Hinging the application of Christ’s merits upon a sinner’s ability to keep the law (especially an extra-biblical law), was precisely what the Reformers were reforming from! The abolitionist’s  requirement that one must denounce a practice that Scripture itself does not denounce in order to be right with God, puts them at odds with the original Protestants.

In 1831, and then again from 1843 to 1861, two “postal crisis” flooded the South with millions of pro-abolition tracts. The appalling, yet inaccurate (Harriet Beecher Stowe was also ignorant of the South) cruelties portrayed in the best seller Uncle Tom’s Cabin, did not help Northern Christians perception of their Southern brothers and sisters. When Julia Ward Howe, Ralph Waldo Emerson, and William Lloyd Garrison all payed glowing tributes to John Brown after his failure to spark a violent slave insurrection in 1859, it was the South’s turn to be horrified. But perhaps more horrifying to them was the way in which abolitionists treated the Holy Scriptures.

Garrison praised the deist Thomas Paine for helping him get “beyond the Bible” in 1845. Harriet Beecher Stowe’s brother Unitarian Rev. Henry Ward Beecher “conceded, a defense of slavery could be teased out of obscure, individual texts of Scripture, but surely the defining message of the Bible was something else entirely.” As a result his daughter took a rather cynical view of the Bible, and based her abolitionist sentiment in something other than a biblical moral imperative. Albert Barnes, a Presbyterian abolitionist wrote in The Church and Slavery:

There are great principles in our nature, as God has made us, which can never be set aside by any authority of a professed revelation. If a book claiming to be a revelation from God, by any fair interpretation defended slavery, or placed it on the same basis as the relation of husband and wife, parent and child, guardian and ward, such a book would not and could not be received by the mass of mankind as a Divine revelation.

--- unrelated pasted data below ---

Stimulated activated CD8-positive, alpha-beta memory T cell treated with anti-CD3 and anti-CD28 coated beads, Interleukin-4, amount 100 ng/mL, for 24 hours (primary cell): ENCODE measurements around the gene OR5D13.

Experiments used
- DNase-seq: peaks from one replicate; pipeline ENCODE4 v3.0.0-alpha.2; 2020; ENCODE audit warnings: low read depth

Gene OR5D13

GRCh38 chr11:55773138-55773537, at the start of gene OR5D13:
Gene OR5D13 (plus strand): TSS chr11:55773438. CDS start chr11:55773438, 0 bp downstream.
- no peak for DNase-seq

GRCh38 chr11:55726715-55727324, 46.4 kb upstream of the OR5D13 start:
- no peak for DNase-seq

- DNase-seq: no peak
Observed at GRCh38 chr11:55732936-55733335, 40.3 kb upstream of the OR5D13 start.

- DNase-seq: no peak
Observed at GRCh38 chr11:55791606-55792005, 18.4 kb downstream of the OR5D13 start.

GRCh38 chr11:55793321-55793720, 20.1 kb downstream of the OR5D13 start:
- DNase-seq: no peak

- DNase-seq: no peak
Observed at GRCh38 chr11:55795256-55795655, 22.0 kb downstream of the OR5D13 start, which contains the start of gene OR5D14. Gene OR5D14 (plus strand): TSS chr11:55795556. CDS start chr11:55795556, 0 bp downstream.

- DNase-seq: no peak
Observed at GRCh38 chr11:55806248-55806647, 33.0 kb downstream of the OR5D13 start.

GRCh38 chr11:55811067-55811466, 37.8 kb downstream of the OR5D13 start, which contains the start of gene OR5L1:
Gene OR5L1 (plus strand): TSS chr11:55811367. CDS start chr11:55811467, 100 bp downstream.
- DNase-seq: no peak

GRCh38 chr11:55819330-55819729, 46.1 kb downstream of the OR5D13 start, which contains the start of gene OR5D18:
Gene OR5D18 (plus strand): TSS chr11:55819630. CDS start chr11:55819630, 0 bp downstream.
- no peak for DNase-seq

Thornton W. Stringfellow, a Baptist preacher from Virginia pointed out the flaw in such thinking.

Sin in the sight of God is something which God in his Word make known to be wrong, either by perceptive prohibition, by principles of moral fitness, or examples of inspired men, contained in the sacred volume. When these furnish no law to condemn human conduct, there is no transgression. Christians should produce a ‘thus saith the Lord’ both for what they condemn as sinful, and for what they approve as lawful, in the sight of heaven.

After the Presbyterians divided in 1837, the debate over biblical authority as it related to slavery continued. In 1857, and then in 1861, both Northern and Southern wings of the Old and New School denominations split once again, this time exclusively over the issue.

The Methodists followed suit. In 1836, Northerners attempted to foil the election of William Capers to the position of bishop simply because he owned slaves. Capers predicted perhaps more than he realized when he encouraged unity the following year in the Southern Christian Advocate.

In the present state of the country, we believe it to be of the utmost importance to the country itself that the churches be kept together. Let the bonds once be severed which hold the churches of the North and South together and the Union of these states will be more than endangered, it will presently be rent asunder.